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“I am with you always, until the end of the age” by Fr. George W.Rutler



May 1, 2016
by Fr. George W. Rutler

Like two bookends, Jesus speaks of his “hour”: at the beginning of his ministry at the wedding in Cana (John 2:4), and at the end when he says that his hour has come “to be glorified” (John 12:23). That hour of glorification is the unveiling of his divinity, since when he became truly human he never abandoned that divine nature. It was glimpsed at his Baptism and at the Transfiguration. At the Last Supper, he spoke of his glory as something that was already there and would soon become visible: “Now has the Son of Man been glorified, and in him God has been glorified. If God has been glorified in him, God will in turn glorify him in himself, and will glorify him very soon” (John 13:31-32).

Watching the Ascension, frail human eyes had a hard time processing that glory in the intellect. The description grasps for words to describe what is beyond familiar physical formulas: “. . . he was lifted up, and a cloud took him from their sight” (Acts 1:9).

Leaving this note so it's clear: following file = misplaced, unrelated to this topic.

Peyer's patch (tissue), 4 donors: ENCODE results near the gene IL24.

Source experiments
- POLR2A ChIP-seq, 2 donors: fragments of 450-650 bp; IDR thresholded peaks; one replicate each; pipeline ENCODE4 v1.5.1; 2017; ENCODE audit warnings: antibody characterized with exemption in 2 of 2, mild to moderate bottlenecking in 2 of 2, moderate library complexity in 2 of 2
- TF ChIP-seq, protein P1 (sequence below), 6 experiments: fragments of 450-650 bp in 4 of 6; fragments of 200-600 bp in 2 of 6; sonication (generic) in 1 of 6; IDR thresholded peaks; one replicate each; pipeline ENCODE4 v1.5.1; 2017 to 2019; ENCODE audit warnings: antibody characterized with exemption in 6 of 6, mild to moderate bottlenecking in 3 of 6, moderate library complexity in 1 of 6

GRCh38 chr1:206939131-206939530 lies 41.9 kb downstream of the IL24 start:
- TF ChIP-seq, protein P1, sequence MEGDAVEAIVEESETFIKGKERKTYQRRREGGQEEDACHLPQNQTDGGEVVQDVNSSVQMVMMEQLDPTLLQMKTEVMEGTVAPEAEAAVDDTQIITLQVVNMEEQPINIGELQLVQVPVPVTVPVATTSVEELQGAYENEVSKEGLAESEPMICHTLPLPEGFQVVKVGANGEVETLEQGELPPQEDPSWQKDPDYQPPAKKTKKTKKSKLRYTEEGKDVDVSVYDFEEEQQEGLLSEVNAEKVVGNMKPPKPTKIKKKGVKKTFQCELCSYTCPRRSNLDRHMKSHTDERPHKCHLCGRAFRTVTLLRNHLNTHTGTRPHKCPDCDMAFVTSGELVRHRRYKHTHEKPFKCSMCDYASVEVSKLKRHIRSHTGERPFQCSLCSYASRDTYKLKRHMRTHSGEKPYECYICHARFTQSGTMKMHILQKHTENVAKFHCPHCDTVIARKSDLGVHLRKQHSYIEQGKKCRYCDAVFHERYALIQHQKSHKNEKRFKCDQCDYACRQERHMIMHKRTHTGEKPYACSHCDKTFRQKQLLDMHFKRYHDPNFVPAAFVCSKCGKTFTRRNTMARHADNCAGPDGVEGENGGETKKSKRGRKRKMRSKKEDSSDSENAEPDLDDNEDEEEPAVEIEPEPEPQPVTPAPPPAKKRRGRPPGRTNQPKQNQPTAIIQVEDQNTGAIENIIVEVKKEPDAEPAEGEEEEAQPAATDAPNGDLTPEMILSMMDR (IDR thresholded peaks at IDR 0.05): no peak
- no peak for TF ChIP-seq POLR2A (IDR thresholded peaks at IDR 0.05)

His departure would make him more vividly present. It was not like people on the dock waving wistfully to passengers on a departing ship while the band plays “Now is the hour when we must say goodbye.” I remember that scene from the days when the great ocean liners pulled out from the piers down the street from our church. Christ is no longer limited by space, so his Church can be everywhere with him present on every altar. There is then a paradox of glory: as Christ leaves he says, “I am with you always, until the end of the age” (Matthew 28:20).

This is the treasure and confidence of the Church in times when the presence of Christ seems obscured by tragic events and vain people. The beloved apostle John described the Ascension to Polycarp, who became bishop of Smyrna in Turkey, a city whose architecture can be seen today on the Internet reconstructed by computer-aided design. Before Polycarp passed along John’s description to Irenaeus, who became bishop in Lugdunum (present-day Lyons in France), he wrote:

“The faith and the tradition of the churches founded in Germany are no different from those founded among the Spanish and the Celts, in the East, in Egypt, in Libya and elsewhere in the Mediterranean world. Just as God’s creature, the sun, is one and the same the world over, so also does the Church’s preaching shine everywhere to enlighten all men who want to come to a knowledge of the truth.

Now of those who speak with authority in the churches, no preacher however forceful will utter anything different – for no one is above the Master – nor will a less forceful preacher diminish what has been handed down. Since our faith is everywhere the same, no one who can say more augments it, nor can anyone who says less diminish it.”

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